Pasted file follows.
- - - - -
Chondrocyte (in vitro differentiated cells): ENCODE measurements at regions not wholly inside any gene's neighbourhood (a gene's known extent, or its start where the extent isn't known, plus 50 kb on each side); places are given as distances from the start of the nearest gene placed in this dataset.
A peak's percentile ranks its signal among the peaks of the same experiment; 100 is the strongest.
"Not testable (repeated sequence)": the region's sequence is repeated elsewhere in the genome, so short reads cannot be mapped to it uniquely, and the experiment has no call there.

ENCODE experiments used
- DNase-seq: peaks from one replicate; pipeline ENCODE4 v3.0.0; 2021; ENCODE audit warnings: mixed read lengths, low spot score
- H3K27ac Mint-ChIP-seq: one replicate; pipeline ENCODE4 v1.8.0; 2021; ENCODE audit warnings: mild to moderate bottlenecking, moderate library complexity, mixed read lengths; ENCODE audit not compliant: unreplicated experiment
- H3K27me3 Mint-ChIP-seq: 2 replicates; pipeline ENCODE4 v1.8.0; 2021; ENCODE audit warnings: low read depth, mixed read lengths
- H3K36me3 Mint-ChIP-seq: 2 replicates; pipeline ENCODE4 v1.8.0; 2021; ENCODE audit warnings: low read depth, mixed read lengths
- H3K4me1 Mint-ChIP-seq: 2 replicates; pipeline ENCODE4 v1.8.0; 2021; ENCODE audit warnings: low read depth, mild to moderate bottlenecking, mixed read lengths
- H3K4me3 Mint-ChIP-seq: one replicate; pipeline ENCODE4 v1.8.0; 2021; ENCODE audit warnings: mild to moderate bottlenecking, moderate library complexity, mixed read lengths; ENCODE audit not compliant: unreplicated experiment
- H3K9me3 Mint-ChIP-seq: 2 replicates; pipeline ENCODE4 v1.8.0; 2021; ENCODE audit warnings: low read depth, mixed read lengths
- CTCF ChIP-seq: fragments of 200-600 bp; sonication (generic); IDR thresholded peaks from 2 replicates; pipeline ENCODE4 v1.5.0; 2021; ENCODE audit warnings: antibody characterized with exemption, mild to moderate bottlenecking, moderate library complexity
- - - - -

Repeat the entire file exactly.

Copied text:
Chondrocyte (in vitro differentiated cells): ENCODE measurements at regions not wholly inside any gene's neighbourhood (a gene's known extent, or its start where the extent isn't known, plus 50 kb on each side); places are given as distances from the start of the nearest gene placed in this dataset.
A peak's percentile ranks its signal among the peaks of the same experiment; 100 is the strongest.
"Not testable (repeated sequence)": the region's sequence is repeated elsewhere in the genome, so short reads cannot be mapped to it uniquely, and the experiment has no call there.

ENCODE experiments used
- DNase-seq: peaks from one replicate; pipeline ENCODE4 v3.0.0; 2021; ENCODE audit warnings: mixed read lengths, low spot score
- H3K27ac Mint-ChIP-seq: one replicate; pipeline ENCODE4 v1.8.0; 2021; ENCODE audit warnings: mild to moderate bottlenecking, moderate library complexity, mixed read lengths; ENCODE audit not compliant: unreplicated experiment
- H3K27me3 Mint-ChIP-seq: 2 replicates; pipeline ENCODE4 v1.8.0; 2021; ENCODE audit warnings: low read depth, mixed read lengths
- H3K36me3 Mint-ChIP-seq: 2 replicates; pipeline ENCODE4 v1.8.0; 2021; ENCODE audit warnings: low read depth, mixed read lengths
- H3K4me1 Mint-ChIP-seq: 2 replicates; pipeline ENCODE4 v1.8.0; 2021; ENCODE audit warnings: low read depth, mild to moderate bottlenecking, mixed read lengths
- H3K4me3 Mint-ChIP-seq: one replicate; pipeline ENCODE4 v1.8.0; 2021; ENCODE audit warnings: mild to moderate bottlenecking, moderate library complexity, mixed read lengths; ENCODE audit not compliant: unreplicated experiment
- H3K9me3 Mint-ChIP-seq: 2 replicates; pipeline ENCODE4 v1.8.0; 2021; ENCODE audit warnings: low read depth, mixed read lengths
- CTCF ChIP-seq: fragments of 200-600 bp; sonication (generic); IDR thresholded peaks from 2 replicates; pipeline ENCODE4 v1.5.0; 2021; ENCODE audit warnings: antibody characterized with exemption, mild to moderate bottlenecking, moderate library complexity